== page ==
When you’re planning a meal out for a special birthday or anniversary, how do you decide where to eat? You might go with an old favorite that you know you can rely on. But if you want to try something new, you’ll probably seek a recommendation.
This recommendation could come from a friend or family member. But if you’re like most people, you’ll also check the restaurant’s online reviews. In fact, 97% of consumers say they read reviews for local businesses.
Leaving your testimonials and client feedback on review aggregators like Yelp makes them a passive resource. The customer has to search for the information. And if you don’t have a brick and mortar location, you may not be on any of those sites to begin with.
That’s why you need a robust customer review strategy that brings your reviews to your own turf. Put them to work on your website and in your marketing efforts, to let potential customers hear from people they trust — their peers.
Customer Reviews on Your Website
The most obvious place to include your existing customer reviews is on your website. Major companies like Amazon and Target know how eager we are to hear about other customer experiences. That’s why they put reviews right at the bottom of each product page.
Your web developer can help you add a review integration, allowing your customers to share their reviews directly to your site. If you want to tackle it yourself it's pretty easy - we recommend and use a service called Reviews On My Website.
For service-based businesses without product pages, you may need to add reviews and testimonials manually. Don’t make the mistake of gathering them all in one “Reviews” page that users may or may not click on. Instead, scatter them throughout your website to get as many eyes on them as possible.
The Homepage, About Us page, Services pages — add two or three testimonials to cast a wide net with your customers’ praise.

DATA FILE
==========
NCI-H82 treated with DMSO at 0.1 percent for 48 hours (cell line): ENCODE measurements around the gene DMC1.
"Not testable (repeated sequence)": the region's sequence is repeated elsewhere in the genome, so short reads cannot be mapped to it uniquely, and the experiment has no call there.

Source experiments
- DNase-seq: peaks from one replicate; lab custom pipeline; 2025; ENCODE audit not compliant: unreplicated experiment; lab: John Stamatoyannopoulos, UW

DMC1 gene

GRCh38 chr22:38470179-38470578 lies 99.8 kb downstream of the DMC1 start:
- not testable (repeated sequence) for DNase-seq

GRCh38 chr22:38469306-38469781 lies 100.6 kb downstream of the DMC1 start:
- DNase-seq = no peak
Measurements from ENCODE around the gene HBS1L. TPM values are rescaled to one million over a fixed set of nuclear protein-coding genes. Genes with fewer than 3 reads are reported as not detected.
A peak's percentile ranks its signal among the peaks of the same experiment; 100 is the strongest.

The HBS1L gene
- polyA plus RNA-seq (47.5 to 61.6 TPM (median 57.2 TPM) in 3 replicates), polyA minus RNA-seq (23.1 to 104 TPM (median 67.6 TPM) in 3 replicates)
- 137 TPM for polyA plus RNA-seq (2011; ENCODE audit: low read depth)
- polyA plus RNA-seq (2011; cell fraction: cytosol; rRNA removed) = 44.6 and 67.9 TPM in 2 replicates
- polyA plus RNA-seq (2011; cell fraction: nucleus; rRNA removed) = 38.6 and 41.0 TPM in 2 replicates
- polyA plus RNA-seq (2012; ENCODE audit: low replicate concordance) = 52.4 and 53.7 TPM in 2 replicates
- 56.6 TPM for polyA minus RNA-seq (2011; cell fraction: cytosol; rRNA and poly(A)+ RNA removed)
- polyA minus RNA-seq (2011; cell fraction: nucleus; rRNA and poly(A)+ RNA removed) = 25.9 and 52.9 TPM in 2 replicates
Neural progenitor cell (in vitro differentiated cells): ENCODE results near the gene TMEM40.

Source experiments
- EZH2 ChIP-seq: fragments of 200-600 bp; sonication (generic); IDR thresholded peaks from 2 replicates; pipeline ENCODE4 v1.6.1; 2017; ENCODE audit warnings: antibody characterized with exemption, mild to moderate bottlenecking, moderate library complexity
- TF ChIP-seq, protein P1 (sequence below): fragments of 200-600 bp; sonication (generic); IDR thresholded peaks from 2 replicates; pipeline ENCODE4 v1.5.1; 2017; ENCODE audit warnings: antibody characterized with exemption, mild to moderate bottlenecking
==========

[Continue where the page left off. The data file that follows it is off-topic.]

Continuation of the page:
Customer Reviews on Social Media
Think outside your website with your customer review strategy, and repurpose them for your social media marketing.
Some brands simply take a screenshot straight from the review sites. While this can help to demonstrate the review’s authenticity, it’s not very attractive. Instead, use an app like Canva to create a custom graphic with the review content that fits with your brand aesthetic. If you're not that creative or want to take the time to design your own graphics, we recommend the team over at No Limit Creatives.
Post the graphic to Facebook, Instagram, and any other social platforms to share it with your followers. On Instagram, you can also share your reviews as a Story. Then collect those Stories in an Instagram Highlight feed where people can check out your reviews all in one place!
You can also tag the customer or client in your post if you know their social handle. People love to see themselves tagged in brand content! This also proves to anyone reading the quote that it came from a real person. We know you would never fake a testimonial, but there are some shady marketers out there.